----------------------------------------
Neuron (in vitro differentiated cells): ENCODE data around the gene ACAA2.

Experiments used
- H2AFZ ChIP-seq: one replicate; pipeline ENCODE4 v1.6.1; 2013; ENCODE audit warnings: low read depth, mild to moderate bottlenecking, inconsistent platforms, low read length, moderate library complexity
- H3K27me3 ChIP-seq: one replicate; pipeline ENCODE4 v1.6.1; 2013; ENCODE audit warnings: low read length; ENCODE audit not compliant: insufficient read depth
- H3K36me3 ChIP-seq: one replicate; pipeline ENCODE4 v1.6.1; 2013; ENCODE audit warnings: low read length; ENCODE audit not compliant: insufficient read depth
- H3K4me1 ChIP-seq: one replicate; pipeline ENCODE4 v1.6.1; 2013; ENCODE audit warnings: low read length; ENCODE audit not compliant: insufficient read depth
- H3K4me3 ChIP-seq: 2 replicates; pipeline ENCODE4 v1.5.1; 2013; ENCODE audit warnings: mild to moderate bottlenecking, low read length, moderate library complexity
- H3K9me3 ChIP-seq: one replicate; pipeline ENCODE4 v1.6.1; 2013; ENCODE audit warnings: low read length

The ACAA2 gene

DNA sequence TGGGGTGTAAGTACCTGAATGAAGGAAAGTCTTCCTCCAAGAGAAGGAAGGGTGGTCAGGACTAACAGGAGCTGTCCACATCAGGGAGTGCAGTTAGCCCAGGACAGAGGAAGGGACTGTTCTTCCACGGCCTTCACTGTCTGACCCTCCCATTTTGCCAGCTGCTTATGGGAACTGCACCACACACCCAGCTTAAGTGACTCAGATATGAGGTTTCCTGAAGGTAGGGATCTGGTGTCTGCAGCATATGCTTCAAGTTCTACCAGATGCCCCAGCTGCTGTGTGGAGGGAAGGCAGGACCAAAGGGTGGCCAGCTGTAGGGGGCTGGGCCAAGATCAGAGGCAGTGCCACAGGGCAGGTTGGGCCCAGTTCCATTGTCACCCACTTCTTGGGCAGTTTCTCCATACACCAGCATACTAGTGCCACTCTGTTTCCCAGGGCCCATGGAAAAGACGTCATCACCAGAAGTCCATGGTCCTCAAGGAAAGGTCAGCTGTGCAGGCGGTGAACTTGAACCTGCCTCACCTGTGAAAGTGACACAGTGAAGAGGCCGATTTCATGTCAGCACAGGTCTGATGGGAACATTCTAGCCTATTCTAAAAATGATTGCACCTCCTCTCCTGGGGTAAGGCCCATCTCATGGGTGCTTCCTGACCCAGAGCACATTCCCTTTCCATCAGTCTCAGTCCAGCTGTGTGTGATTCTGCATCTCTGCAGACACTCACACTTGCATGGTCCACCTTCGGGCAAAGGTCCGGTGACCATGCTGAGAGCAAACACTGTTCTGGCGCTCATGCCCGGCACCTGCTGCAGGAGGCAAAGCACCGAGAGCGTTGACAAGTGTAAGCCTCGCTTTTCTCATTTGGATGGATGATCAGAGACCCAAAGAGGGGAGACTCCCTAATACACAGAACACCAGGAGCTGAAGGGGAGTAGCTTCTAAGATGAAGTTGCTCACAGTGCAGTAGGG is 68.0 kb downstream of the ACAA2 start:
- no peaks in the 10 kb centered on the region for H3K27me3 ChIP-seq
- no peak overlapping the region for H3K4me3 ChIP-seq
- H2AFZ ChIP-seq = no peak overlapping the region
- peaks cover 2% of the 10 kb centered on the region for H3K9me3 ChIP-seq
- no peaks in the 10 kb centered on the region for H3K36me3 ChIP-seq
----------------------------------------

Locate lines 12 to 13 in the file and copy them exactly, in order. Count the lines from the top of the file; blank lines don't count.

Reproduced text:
- no peak overlapping the region for H3K4me3 ChIP-seq
- H2AFZ ChIP-seq = no peak overlapping the region